The big four expertizing groups in the United States
U.S. Stamp Notes by John M. Hotchner
In the expertizing column in the April 20 issue of Linn’s, I wrote about when getting an expertization certificate is a good idea, and how a collector might spare the expense of expertizing by using other resources.
These other resources include asking an experienced collector in your local stamp club or a dealer friend at a show or bourse. They might be willing to offer an educated opinion as to whether the item you have has obvious features that make it unlikely to pass muster as what you hope it might be.
I left to this column the matter of where to send your potential treasure to have it reviewed and certified. There are several individuals who expertize stamps and covers and some specialty societies that will give an opinion on items in their areas. In no way do I want to denigrate their work or competence. That said, the most widely accepted and respected certificates are those from what I call the big four: the American Philatelic Society’s Expertizing Service, Philatelic Foundation, Philatelic Stamp Authentication and Grading, and Professional Stamp Experts Inc.
Why are the certificates of these groups more desirable? First they all have several reviewers look at any given patient (the item submitted for expertization). That means that the patient will get a more thorough examination. What one expertizer might miss, another will catch. Where one expertizer might be uncertain, another with more relevant experience may be able to come to a definite conclusion.
Often lone expertizers and expertizers for societies will also expertize for one or more of the big four services. In their fields they may be excellent, but the big four expertize the widest range of material and their multiple eyes on each patient have made their certificates instantly acceptable by professionals in the trade.
Let’s get down in the weeds for each of the big four.
The American Philatelic Expertizing Service (APEX) expertizes all U.S. and foreign stamps and covers. It is located at APS Headquarters, 100 Match Factory Place, Bellefonte, PA 16823; phone 814-933-3803. The website includes an archive of prior expertized items.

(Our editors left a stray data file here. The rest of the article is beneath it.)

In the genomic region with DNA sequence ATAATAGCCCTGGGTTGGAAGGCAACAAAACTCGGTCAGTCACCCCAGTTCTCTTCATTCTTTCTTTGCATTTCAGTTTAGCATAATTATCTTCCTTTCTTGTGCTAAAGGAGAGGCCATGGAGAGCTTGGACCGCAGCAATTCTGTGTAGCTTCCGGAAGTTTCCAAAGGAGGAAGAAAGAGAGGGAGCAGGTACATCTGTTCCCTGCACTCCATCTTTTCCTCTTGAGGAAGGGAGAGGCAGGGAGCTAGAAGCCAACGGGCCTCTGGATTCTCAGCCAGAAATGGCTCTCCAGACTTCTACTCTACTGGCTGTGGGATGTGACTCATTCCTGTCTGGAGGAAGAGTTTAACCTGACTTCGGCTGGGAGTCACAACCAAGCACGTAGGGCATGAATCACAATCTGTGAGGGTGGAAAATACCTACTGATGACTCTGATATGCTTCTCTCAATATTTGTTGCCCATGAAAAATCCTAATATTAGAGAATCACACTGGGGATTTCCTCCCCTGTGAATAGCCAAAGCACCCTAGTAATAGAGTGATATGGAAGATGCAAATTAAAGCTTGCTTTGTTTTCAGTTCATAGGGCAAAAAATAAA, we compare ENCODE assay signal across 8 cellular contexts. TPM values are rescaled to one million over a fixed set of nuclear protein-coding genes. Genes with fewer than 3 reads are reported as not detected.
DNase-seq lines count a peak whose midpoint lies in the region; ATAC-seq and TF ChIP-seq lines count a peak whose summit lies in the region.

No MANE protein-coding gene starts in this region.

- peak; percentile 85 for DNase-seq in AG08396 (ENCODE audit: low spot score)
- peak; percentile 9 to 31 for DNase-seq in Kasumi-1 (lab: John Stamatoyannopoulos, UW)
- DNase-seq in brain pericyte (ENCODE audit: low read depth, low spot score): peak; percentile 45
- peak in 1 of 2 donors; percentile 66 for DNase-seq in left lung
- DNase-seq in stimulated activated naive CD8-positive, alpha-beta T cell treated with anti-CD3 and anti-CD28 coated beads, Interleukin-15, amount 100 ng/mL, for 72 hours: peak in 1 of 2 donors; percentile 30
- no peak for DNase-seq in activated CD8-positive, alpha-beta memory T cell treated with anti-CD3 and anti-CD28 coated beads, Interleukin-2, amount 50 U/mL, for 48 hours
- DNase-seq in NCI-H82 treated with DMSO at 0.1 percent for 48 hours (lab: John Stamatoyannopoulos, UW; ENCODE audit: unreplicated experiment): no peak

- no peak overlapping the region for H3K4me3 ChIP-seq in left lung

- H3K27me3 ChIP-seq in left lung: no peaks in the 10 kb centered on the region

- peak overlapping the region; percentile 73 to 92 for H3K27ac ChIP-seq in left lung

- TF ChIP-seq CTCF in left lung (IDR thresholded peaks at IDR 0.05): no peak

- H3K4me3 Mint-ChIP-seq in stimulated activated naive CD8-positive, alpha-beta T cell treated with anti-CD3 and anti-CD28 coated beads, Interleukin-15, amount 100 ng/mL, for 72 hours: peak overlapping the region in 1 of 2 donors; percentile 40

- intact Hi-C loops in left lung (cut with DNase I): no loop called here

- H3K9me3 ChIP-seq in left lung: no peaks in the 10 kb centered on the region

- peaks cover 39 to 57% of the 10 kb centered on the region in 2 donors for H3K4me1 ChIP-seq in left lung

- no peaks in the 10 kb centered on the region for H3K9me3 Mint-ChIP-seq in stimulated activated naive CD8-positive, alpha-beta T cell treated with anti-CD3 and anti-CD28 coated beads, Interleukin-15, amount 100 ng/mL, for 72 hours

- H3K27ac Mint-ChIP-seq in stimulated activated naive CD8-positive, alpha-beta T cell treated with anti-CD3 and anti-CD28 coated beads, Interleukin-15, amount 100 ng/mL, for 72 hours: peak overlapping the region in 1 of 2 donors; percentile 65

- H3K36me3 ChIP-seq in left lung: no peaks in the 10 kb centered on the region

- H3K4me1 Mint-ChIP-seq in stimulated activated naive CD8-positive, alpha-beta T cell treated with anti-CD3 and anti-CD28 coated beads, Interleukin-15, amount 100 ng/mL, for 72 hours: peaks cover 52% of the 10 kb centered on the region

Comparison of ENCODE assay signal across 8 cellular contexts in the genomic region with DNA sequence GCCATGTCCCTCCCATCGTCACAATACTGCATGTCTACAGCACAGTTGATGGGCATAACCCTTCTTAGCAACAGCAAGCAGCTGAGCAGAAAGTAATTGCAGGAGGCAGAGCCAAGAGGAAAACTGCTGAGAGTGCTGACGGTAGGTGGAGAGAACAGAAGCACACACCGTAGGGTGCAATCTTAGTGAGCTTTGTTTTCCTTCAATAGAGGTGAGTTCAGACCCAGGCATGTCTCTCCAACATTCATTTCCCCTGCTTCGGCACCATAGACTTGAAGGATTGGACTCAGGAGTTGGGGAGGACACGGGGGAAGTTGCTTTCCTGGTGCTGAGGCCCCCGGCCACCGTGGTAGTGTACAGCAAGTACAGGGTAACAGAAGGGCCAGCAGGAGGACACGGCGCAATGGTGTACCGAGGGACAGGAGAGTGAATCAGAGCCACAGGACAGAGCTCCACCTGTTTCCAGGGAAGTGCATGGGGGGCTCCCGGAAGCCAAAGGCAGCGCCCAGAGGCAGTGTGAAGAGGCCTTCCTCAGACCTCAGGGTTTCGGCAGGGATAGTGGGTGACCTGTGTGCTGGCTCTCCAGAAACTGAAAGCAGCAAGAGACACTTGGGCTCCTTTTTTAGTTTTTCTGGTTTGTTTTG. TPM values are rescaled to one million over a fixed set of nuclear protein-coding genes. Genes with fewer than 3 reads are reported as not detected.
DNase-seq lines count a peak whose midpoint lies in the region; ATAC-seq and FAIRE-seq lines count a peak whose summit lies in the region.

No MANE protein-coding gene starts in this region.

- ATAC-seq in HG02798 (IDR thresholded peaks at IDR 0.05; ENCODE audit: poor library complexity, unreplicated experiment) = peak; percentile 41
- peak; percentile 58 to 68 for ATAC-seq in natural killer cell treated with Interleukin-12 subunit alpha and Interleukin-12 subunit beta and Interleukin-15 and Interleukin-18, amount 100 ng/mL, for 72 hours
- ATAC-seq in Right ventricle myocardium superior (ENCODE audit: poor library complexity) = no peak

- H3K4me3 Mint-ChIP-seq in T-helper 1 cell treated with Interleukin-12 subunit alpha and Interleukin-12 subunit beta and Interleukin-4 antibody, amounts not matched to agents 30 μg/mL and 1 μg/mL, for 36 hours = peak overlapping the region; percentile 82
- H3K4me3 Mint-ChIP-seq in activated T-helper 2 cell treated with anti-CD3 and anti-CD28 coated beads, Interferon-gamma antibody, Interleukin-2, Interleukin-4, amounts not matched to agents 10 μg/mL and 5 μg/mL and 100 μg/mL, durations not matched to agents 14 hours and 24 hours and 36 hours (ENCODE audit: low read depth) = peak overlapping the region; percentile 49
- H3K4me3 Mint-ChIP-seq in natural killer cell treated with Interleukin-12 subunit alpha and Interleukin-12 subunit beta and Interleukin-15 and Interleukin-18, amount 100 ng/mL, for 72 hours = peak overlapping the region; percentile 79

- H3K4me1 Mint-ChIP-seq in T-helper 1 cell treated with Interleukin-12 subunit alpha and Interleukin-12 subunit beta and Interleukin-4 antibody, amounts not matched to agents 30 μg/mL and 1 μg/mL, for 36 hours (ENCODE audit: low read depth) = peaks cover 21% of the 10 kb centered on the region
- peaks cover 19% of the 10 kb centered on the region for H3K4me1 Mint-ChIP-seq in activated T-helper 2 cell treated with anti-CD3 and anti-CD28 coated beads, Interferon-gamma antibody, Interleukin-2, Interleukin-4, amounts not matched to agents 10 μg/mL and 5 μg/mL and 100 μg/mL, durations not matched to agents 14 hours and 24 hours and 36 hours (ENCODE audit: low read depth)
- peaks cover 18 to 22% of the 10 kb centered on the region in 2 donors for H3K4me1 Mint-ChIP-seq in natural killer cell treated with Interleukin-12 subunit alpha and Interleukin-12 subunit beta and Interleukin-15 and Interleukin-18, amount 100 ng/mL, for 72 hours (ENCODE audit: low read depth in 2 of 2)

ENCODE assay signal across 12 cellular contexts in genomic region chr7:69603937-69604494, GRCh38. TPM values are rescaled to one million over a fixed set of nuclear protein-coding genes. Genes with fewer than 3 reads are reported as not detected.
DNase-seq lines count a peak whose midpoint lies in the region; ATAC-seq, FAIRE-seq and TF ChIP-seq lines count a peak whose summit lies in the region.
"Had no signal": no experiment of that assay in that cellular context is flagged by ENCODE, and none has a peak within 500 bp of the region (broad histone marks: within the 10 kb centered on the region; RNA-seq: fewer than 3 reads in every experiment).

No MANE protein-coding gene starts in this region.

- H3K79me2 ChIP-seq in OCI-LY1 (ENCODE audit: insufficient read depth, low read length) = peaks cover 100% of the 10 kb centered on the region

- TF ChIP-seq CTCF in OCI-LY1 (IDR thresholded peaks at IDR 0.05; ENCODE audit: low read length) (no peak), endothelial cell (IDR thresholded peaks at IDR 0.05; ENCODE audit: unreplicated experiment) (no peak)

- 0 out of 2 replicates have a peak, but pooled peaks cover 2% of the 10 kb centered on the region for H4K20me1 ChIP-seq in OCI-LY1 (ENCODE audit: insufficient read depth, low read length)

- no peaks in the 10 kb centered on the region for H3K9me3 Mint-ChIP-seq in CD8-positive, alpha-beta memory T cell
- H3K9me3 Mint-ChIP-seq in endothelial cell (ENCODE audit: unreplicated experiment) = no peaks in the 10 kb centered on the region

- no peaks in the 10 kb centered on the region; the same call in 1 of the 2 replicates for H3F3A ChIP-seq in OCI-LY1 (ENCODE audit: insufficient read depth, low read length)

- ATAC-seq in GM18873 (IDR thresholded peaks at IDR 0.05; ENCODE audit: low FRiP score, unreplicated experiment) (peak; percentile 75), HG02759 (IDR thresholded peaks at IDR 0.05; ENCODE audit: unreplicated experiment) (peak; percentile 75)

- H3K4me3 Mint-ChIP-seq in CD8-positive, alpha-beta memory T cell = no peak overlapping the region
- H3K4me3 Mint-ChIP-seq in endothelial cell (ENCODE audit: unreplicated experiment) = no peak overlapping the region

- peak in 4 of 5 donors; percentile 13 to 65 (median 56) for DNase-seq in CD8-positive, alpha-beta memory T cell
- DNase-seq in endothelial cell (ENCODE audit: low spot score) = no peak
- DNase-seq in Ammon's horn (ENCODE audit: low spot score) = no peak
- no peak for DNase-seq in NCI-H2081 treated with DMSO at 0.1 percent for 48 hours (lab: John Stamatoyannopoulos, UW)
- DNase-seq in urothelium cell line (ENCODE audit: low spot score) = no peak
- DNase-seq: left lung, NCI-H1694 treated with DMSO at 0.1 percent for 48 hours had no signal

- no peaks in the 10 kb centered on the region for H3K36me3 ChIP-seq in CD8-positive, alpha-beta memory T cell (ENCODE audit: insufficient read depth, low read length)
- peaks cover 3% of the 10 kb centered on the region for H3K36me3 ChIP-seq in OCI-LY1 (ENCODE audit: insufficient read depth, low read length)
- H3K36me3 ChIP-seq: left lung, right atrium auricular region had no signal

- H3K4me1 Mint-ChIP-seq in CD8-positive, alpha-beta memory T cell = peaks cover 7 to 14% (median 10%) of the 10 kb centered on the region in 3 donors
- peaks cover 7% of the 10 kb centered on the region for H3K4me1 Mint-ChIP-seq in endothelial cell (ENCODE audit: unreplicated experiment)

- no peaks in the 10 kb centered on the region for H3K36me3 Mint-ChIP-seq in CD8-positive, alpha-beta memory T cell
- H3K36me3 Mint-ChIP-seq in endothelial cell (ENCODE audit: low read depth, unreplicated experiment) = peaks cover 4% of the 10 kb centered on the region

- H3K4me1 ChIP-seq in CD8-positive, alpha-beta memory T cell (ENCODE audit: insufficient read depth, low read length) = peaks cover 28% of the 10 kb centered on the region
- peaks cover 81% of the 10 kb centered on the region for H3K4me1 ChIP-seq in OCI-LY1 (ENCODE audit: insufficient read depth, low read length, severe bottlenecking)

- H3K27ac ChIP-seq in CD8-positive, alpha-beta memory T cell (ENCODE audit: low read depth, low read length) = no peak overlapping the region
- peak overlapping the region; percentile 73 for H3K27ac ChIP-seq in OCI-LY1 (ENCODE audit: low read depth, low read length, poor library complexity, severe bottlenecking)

Application forms can be downloaded or requested through the website. Fees are based on the catalog value of the item submitted and start at $20 for APS members and $40 for nonmembers for stamps and covers valued at up to $200. For items valued at $1,000 or more, the fee is 3 percent of Scott catalog value for APS members and 5 percent for nonmembers.
APEX offers the opportunity to check the status of individual requests on its website. It also guarantees its opinions.
A flyer from APEX explains its guarantee: “APEX guarantees each opinion as follows. If you purchased this item with an APEX certificate describing this item as genuine, and it subsequently is proven to be counterfeit, altered, or misidentified, APEX will compensate you up to $5000 under the conditions listed below. The guarantee is valid for five years after the date of the certificate. …”
The conditions center on changes to the philatelic item that have taken place after the certificate was issued. Further details are specified on the website.
(The website included this message on April 27: “APEX is accepting new orders as of April 23, 2020. Outstanding orders will be completed as soon as possible. Thank you for your patience.”)
The Philatelic Foundation (PF) expertizes all U.S. and foreign stamps and covers. It is located at 22 E. 35th St. (on the fourth floor of the Collectors’ Club of New York) in New York, NY 10016; phone 212-221-6555; email email@example.com; or visit the website.
Fees are 5.5 percent of catalog or fair market value, with a minimum of $27 and a maximum of $1,000. Grading of U.S. or British North American stamps is available at no extra cost, but must be specifically requested. There is an additional $10 charge for each request that asks for priority service (within 20 business days).
The application form is downloadable from the website. The website also includes a database of more than 400,000 certified stamps and covers and offers a variety of literature on the expertizing process. See the website for more details.
(On April 27, the website included an announcement dated March 18 that said “submissions of new material should be limited to FedEx or USPS Express Mail” during these difficult times and that “communications should be directed to our Executive Director, Larry Lyons, via email: firstname.lastname@example.org.”)
Philatelic Stamp Authentication and Grading Inc. (PSAG) expertizes U.S. and Canadian philatelic items. The mailing address is Box 41-0880, Melbourne, FL 32941-0880; phone 305-345-9864; email email@example.com. More information is available on the website.